AlbCon DataBit: Albania and the Albanians

Albanian Dancers, Watercolor.

Albanian Dancers, Watercolor

Contemporary sources show that 14th century Albanians were invariably identified as a tribal peoples, with no state of their own.

Thus, depending on their location and to which civilization they subscribed, they could be identified under the following criteria:

Arnaut (Turkish)
Arbanas or Arbanensis (Greek)
Epirotarum or Albanensis (Italian)
Arber, Arben, Arberesh, Epirotas (Native peoples/Albanian)

According to a report by historian Shefqet Pllana, Sami Frasheri in his Kamus-al-Alam maintains that the wording “Dhu lKarnejn” (owner of the two horns) was an appellative attributed to Alexander the Great of Macedon, the very name which Skanderbeg bore in the Islamic form. This second explanation may be the truer, since the theory of the Macedonian-Albanian and Epirot-Albanian continuance is strong not only among Albanians but among all the peoples of Europe.

This opinion agrees with the work of Marin Barleti who writes: “When the people saw all those young and brave men around Skanderbeg, then it was not hard to believe that the armies of [Sultan] Murat were so defeated by the Albanians. Indeed, the times when the star of Macedon shone brilliantly had returned, just as they seemed in those long forgotten times of Pyrrhus and Alexander.”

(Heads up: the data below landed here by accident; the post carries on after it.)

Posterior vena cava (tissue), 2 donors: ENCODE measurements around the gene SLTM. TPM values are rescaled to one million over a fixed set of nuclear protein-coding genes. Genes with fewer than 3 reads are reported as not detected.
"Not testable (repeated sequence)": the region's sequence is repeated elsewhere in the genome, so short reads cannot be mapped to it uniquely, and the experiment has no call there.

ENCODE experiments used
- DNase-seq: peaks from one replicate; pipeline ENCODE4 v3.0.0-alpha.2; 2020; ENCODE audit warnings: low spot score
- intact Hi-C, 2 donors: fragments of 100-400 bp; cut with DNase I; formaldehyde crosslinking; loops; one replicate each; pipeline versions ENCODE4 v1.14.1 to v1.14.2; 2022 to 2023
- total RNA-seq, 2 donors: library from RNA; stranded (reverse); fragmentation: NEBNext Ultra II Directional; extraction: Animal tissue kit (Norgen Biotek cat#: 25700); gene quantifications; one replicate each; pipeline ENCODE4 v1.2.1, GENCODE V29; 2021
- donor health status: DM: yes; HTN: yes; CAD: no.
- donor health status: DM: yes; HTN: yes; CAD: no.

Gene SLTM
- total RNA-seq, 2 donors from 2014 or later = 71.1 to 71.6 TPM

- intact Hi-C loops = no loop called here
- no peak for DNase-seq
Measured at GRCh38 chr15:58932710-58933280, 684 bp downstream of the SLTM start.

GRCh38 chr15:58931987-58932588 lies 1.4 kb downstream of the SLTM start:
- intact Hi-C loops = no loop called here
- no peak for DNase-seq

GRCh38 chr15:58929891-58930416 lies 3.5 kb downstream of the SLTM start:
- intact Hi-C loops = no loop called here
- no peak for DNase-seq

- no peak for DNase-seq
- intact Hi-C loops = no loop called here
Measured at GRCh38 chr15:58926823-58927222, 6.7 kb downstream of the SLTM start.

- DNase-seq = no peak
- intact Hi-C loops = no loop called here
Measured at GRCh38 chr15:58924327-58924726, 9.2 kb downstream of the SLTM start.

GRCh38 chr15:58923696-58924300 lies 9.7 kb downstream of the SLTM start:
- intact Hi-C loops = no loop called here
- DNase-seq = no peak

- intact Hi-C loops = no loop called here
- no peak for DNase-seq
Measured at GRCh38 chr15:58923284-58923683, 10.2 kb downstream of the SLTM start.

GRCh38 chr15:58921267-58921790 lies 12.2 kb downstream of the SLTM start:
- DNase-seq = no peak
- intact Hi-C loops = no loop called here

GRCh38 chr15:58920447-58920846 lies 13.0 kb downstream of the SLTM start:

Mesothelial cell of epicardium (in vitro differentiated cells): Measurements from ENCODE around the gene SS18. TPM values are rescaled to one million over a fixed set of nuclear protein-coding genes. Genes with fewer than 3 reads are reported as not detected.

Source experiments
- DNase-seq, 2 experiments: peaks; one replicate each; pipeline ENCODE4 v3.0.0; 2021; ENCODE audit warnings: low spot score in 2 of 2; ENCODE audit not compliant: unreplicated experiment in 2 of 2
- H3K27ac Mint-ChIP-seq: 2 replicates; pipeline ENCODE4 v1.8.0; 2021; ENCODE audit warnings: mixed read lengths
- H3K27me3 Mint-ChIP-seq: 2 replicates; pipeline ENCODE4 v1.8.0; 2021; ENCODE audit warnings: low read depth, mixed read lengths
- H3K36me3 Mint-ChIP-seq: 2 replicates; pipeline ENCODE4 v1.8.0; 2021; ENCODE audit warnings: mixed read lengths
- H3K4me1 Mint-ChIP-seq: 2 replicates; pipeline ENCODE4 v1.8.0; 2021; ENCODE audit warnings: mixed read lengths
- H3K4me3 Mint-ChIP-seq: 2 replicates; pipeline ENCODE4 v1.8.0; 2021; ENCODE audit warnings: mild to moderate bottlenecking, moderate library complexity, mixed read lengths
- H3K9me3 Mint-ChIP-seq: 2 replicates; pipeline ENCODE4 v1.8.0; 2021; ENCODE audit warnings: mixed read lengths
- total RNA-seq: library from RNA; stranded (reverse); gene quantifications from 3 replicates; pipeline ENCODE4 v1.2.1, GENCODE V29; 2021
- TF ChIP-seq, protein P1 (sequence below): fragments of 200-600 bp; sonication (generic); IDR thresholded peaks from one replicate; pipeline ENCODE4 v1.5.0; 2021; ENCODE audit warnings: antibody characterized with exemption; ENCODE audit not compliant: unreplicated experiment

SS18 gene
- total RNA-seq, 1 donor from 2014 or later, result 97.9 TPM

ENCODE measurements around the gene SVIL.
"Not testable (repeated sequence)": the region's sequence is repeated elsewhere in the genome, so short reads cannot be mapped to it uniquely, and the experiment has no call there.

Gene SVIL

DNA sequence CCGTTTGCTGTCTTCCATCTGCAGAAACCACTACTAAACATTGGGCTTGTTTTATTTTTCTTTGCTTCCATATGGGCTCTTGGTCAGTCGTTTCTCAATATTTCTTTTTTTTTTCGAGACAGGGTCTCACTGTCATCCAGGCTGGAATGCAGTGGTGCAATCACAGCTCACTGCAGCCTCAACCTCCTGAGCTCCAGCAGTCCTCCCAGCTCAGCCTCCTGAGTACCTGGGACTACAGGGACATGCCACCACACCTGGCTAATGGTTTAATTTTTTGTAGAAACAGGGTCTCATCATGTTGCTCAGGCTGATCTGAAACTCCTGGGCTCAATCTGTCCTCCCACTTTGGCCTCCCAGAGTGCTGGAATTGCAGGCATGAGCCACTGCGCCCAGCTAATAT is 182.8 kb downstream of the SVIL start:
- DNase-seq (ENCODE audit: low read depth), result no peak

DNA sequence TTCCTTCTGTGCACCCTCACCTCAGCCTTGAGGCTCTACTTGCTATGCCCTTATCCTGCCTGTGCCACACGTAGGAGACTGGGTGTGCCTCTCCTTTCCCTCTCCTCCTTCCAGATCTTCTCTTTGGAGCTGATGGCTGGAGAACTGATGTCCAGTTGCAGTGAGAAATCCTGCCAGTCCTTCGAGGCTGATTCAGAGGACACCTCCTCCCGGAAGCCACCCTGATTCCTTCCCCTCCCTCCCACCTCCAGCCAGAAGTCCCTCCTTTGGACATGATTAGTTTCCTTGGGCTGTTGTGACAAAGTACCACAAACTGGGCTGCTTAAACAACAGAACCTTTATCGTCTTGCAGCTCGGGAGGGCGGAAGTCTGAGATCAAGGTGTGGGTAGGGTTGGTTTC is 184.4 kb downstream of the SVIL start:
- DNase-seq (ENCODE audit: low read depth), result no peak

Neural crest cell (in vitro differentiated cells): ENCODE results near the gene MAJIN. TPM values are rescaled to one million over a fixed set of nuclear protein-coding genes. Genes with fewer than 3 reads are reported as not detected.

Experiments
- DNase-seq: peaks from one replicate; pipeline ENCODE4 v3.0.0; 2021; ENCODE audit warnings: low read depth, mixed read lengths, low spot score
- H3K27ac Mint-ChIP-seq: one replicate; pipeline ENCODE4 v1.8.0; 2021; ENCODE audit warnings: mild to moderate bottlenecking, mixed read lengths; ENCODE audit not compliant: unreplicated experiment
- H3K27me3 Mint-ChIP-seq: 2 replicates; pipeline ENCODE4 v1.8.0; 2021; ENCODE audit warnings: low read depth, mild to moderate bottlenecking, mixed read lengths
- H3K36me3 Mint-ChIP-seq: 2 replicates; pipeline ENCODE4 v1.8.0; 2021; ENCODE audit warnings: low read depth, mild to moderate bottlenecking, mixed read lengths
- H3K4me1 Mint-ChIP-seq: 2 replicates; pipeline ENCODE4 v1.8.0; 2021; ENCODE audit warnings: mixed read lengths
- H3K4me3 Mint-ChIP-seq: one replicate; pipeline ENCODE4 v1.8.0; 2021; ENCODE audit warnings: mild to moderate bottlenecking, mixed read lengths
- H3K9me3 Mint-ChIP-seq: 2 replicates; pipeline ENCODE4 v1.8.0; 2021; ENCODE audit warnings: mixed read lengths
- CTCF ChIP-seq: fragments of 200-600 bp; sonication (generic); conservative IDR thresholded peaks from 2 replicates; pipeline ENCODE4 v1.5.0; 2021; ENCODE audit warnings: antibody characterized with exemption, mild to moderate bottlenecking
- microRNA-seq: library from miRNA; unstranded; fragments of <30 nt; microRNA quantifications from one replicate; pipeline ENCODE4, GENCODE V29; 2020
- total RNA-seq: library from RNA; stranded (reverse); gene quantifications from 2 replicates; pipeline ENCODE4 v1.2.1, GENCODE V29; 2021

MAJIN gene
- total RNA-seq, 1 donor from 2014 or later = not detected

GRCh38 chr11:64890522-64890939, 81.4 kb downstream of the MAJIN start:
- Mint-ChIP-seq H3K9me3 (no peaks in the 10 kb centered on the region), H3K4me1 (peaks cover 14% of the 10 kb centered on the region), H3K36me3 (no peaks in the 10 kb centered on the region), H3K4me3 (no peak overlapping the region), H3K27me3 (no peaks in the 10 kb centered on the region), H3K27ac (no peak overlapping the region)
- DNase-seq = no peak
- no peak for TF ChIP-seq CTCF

Origin of the Double-Headed Eagle
The double-headed eagle is a symbol used by several cultures. It is broadly associated with the Holy Roman Empire and the Byzantine Empire, among other civilizations.

The two heads are understood to represent the sovereignty of the leadership (secular and religious) over both east and west areas of the world.

Several Eastern European nations adopted it from the Byzantines and continue to use it as their national symbol to this day, the most prominent being Russia.